Asian Recipes

Asian Recipes Blog

The Unrivaled Practical Guide for Asian Cooking

Total Blog Entries
Items: 1309
June 2024

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What is Gratin?

Any baked or broiled dish topped with a mix of cheese or bread crumbs and butter is known as a gratin. Potatoes are one of the most popular ingredients for a gratin, but many vegetables take well to being prepared this way. Baked pastas, such as macaroni and cheese, and grains, such as polenta and rice, also make wonderful gratins.

To bake a gratin
Use a shallow, ovenproof pan that will give you the most surface area, which allows for a high proportion of crisp topping.

Choosing vegetables for a gratin
Consider the starch content of the vegetable, as well as its ability to absorb or render liquid. Starchy vegetables such as potatoes work well because they absorb some of the cooking liquid and thicken it at the same time. When using vegetables that don't absorb much liquid, such as leeks, artichokes, and onions, cook them briefly before adding to the gratin, and add more liquid along with them.

Serving gratin
Let gratins rest for 15 minutes before serving. This will give them time to absorb any liquid left in the dish.

Adding color, flavor and aroma to gratin
A good sprinkling of grated Parmesan cheese over any gratin will greatly improve it. Paprika makes a nice touch too.

** Delicious Recipes **

15:40:46 on 06/14/09 by Webmaster - General -

Figs, Classic Fruit of the Mediterranean

Truly a classic fruit of the Mediterranean, figs date back to 3,000 B.C. and were used by the Assyrians as sweeteners. They were also Cleopatra's favorite fruit.

Figs are best when eaten slowly and savored, from the soft pink flesh to the tiniest edible seeds. The peels are perfectly edible too. Look for fresh figs in markets from June through October. There are hundreds of varieties, ranging in color from pale green to golden yellow to deep purple, and in shape from round to oval to teardrop. Mission fig, one of the more popular types, migrated to North America with Spanish missionaries.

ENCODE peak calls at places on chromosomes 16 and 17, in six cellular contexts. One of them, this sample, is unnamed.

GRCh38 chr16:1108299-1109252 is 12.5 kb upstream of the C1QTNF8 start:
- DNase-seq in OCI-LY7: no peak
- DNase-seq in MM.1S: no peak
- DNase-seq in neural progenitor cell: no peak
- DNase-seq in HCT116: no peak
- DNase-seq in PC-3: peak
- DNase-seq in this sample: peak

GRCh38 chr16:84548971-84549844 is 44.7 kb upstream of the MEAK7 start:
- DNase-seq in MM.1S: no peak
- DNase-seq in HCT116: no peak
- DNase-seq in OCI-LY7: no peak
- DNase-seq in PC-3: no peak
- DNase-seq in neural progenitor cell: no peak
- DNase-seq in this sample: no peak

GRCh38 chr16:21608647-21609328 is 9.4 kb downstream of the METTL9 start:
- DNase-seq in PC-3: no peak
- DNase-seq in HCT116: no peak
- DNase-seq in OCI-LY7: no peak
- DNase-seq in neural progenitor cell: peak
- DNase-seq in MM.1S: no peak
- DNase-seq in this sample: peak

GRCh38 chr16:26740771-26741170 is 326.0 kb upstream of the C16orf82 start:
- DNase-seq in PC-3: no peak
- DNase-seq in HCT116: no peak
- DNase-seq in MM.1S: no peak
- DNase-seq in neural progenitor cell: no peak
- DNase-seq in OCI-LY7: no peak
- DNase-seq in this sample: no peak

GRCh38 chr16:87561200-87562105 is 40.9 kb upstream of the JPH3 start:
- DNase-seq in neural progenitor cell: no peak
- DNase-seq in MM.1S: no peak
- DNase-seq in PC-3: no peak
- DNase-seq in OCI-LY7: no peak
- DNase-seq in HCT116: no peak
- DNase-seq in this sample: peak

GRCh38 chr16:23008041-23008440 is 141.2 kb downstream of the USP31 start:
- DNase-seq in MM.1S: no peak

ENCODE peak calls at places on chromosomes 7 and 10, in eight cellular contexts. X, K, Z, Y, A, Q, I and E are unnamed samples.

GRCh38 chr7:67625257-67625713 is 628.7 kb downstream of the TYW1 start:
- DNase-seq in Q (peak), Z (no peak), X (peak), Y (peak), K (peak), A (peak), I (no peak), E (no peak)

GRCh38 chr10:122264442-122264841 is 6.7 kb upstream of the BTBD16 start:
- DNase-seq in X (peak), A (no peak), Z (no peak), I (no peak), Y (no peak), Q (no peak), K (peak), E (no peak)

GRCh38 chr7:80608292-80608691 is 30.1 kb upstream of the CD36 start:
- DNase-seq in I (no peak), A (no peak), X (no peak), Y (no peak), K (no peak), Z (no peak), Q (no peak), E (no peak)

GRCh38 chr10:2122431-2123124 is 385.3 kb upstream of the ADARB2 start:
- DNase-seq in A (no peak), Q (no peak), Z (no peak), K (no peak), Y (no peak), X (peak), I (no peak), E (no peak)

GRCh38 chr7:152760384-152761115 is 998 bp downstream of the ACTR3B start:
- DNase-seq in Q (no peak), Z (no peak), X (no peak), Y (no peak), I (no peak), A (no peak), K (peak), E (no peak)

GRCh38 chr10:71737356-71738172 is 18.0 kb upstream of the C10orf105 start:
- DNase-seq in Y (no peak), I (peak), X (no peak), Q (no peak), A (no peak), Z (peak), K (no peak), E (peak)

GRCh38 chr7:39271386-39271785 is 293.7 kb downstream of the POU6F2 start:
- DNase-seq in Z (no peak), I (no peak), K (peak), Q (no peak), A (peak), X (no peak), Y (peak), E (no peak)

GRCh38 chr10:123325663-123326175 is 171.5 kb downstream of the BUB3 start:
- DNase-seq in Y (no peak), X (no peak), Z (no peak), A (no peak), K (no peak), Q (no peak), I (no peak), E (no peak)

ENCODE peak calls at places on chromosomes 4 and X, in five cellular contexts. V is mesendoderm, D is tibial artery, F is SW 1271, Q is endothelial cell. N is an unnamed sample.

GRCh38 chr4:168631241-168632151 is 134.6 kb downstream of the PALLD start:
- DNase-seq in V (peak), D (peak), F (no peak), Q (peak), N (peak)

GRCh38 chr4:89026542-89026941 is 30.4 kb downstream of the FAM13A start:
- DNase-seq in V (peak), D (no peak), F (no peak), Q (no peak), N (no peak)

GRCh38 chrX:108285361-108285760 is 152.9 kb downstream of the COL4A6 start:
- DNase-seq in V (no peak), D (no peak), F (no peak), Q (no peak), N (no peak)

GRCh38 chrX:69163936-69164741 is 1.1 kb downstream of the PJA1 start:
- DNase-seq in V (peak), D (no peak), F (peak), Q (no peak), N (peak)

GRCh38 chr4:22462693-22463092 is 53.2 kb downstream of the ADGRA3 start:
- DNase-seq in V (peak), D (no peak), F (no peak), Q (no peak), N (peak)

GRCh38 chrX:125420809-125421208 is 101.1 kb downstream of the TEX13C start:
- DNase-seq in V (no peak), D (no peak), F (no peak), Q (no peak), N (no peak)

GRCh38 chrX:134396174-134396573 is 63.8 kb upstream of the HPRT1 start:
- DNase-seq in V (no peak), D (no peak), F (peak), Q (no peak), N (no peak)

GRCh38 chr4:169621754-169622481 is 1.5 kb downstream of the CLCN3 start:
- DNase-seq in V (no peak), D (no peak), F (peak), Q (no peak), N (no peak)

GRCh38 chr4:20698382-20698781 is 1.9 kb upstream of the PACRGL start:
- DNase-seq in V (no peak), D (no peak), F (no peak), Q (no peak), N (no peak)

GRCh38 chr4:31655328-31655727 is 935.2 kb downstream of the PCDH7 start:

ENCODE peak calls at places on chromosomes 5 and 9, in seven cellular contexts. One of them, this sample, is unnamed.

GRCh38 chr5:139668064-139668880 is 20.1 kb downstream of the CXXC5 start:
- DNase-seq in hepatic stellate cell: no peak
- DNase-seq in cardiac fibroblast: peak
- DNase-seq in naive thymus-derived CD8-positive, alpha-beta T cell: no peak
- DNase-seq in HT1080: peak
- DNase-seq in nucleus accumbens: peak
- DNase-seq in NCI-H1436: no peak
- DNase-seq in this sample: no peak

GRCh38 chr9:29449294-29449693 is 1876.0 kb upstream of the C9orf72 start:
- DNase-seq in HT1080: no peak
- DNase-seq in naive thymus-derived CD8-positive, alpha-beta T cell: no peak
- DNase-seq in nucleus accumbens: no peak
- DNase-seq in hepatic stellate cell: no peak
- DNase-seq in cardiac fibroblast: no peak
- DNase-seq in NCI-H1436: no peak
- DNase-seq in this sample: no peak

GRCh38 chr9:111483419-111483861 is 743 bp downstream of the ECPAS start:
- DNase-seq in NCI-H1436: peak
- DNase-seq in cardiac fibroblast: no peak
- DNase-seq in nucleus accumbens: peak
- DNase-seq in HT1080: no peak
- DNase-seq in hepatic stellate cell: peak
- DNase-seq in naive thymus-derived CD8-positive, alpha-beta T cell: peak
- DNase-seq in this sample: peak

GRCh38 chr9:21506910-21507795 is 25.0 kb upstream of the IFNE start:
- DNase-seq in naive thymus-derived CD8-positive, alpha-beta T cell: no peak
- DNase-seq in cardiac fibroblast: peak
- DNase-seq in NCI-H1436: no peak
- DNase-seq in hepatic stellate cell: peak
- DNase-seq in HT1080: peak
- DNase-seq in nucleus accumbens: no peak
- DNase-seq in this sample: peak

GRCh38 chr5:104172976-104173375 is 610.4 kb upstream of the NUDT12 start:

When choosing figs, hold the fig in your hand. It should be firm and unblemished, yielding slightly to very gentle pressure. Figs are highly perishable, so enjoy them as soon as you can. If you must store, refrigerate for up to 3 days. Figs are also quite sticky. If you need to cut them, refrigerate the fruit for 1 hour to reduce stickiness. Use scissors to snip the figs into bits. If using a knife, periodically dip the blade in hot water or coat the blade with cooking spray.

09:50:10 on 03/13/09 by Webmaster - General -

Difference between vanilla extract and essence

Vanilla is the pod of a climbing orchid and widely grown in the tropics, especially Madagascar, the West Indies and Fiji. The bean pods are cured and turn black. The extract and essence are both made by soaking vanilla pods in alcohol to leech out the flavor, but vanilla essence, which often has syrup added, is more concentrated. Look for the word 'pure' on the label and avoid artificial vanilla, which is derived from clove oil.

Vanilla pods offer the best flavor of all, for they have subtlety; vanilla essence and extract can be rather overpowering when used with a heavy hand.

05:47:06 on 12/19/08 by Webmaster - General -

About Thai desserts

Generally most Asian meals do not end with desserts. Sweet things tend to be eaten as snacks during the day and desserts, if served, are reserved for special occasions. Thai desserts are usually based on grains such as rice, sago and sweetcorn, as well as coconut milk and tropical fruits such as bananas, jackfruit and oranges.

Many Thai desserts are sweetened with palm sugar, also known as jaggery, or coconut sugar. This comes in hard cylinders that have to be grated, cakes that can be broken up, or as a thick treacle in tubs. If palm sugar is unavailable, use some demerara or dark brown sugar melted with a little water for this popular Thai dessert instead.

** Asian Desserts **

13:17:09 on 12/11/08 by Webmaster - General -

The delicious seaweed